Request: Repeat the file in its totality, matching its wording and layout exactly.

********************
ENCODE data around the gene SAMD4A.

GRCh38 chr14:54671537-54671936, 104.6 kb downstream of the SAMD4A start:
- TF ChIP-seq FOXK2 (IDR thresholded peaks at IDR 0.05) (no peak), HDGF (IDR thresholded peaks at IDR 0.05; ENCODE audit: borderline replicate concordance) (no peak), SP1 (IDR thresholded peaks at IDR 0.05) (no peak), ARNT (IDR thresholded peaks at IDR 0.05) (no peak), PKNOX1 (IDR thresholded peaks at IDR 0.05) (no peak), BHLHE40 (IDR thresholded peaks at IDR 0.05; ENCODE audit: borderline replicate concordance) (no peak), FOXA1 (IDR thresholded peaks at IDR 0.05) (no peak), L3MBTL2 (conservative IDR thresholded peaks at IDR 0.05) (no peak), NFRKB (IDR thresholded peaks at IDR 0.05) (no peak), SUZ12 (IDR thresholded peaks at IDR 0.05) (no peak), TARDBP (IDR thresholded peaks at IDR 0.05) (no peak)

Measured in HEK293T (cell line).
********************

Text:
ENCODE data around the gene SAMD4A.

GRCh38 chr14:54671537-54671936, 104.6 kb downstream of the SAMD4A start:
- TF ChIP-seq FOXK2 (IDR thresholded peaks at IDR 0.05) (no peak), HDGF (IDR thresholded peaks at IDR 0.05; ENCODE audit: borderline replicate concordance) (no peak), SP1 (IDR thresholded peaks at IDR 0.05) (no peak), ARNT (IDR thresholded peaks at IDR 0.05) (no peak), PKNOX1 (IDR thresholded peaks at IDR 0.05) (no peak), BHLHE40 (IDR thresholded peaks at IDR 0.05; ENCODE audit: borderline replicate concordance) (no peak), FOXA1 (IDR thresholded peaks at IDR 0.05) (no peak), L3MBTL2 (conservative IDR thresholded peaks at IDR 0.05) (no peak), NFRKB (IDR thresholded peaks at IDR 0.05) (no peak), SUZ12 (IDR thresholded peaks at IDR 0.05) (no peak), TARDBP (IDR thresholded peaks at IDR 0.05) (no peak)

Measured in HEK293T (cell line).